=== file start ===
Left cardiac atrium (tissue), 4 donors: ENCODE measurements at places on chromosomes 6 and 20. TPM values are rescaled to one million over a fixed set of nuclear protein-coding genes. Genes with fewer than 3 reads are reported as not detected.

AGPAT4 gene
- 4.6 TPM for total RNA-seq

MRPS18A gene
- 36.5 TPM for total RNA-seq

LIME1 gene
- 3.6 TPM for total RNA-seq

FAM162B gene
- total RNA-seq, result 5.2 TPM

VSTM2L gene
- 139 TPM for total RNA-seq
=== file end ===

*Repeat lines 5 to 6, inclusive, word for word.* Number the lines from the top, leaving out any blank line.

- 36.5 TPM for total RNA-seq

LIME1 gene